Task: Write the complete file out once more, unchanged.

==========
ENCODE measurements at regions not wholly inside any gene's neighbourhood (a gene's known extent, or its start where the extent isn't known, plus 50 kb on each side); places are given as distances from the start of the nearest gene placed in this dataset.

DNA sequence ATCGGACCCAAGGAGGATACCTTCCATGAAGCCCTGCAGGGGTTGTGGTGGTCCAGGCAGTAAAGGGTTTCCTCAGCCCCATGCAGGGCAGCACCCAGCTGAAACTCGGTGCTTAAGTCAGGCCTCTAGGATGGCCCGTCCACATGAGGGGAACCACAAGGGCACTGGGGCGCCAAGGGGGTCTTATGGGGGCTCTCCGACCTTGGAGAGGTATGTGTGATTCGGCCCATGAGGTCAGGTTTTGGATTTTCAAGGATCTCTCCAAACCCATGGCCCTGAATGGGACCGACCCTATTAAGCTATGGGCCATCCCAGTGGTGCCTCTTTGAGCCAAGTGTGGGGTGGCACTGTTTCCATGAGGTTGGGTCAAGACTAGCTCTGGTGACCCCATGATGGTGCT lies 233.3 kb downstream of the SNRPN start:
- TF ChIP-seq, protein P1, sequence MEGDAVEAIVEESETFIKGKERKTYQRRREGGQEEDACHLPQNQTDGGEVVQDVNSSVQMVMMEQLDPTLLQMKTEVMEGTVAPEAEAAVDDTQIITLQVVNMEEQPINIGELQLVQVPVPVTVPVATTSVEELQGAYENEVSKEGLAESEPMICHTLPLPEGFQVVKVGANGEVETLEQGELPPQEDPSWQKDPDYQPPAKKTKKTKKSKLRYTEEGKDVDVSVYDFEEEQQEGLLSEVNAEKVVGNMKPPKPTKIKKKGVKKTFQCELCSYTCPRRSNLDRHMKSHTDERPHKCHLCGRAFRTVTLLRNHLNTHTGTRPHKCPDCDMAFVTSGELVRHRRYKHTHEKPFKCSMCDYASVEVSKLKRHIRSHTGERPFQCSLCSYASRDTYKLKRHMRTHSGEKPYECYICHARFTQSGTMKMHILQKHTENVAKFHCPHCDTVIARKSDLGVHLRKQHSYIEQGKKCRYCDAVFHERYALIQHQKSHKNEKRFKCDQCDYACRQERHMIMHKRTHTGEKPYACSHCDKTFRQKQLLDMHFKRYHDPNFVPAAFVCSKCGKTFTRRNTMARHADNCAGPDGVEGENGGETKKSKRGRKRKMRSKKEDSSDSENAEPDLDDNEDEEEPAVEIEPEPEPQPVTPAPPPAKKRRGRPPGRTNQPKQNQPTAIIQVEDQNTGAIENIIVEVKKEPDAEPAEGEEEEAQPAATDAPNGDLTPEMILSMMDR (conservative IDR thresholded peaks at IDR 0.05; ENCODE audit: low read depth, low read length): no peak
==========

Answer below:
ENCODE measurements at regions not wholly inside any gene's neighbourhood (a gene's known extent, or its start where the extent isn't known, plus 50 kb on each side); places are given as distances from the start of the nearest gene placed in this dataset.

DNA sequence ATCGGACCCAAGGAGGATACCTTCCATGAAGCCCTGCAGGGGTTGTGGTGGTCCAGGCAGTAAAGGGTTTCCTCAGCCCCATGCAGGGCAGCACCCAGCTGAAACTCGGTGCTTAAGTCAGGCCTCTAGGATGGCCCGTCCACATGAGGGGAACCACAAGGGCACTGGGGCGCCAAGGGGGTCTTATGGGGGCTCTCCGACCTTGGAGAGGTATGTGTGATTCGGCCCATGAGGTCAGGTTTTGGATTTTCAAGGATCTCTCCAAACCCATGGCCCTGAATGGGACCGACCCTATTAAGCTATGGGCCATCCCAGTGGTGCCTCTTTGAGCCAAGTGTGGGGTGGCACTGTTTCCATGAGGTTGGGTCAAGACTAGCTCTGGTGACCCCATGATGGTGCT lies 233.3 kb downstream of the SNRPN start:
- TF ChIP-seq, protein P1, sequence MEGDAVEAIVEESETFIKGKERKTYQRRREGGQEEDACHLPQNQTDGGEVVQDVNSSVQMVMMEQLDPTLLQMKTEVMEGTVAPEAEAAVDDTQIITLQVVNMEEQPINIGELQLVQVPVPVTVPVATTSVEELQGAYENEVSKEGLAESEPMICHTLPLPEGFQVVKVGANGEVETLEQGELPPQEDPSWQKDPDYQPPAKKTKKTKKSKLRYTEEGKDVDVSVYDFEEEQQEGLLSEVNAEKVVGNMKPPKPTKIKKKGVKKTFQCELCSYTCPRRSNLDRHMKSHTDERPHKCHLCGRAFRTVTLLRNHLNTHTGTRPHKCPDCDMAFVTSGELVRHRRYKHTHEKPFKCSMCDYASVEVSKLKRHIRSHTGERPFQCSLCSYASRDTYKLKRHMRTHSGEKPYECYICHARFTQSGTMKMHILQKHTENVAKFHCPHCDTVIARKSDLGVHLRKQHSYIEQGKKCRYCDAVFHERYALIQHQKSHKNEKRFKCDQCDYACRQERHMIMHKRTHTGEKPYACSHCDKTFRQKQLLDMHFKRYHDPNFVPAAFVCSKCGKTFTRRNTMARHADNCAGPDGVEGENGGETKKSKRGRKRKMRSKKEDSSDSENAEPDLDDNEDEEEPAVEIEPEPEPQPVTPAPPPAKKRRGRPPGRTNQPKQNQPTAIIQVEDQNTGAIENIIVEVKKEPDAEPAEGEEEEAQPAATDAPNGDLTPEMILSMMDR (conservative IDR thresholded peaks at IDR 0.05; ENCODE audit: low read depth, low read length): no peak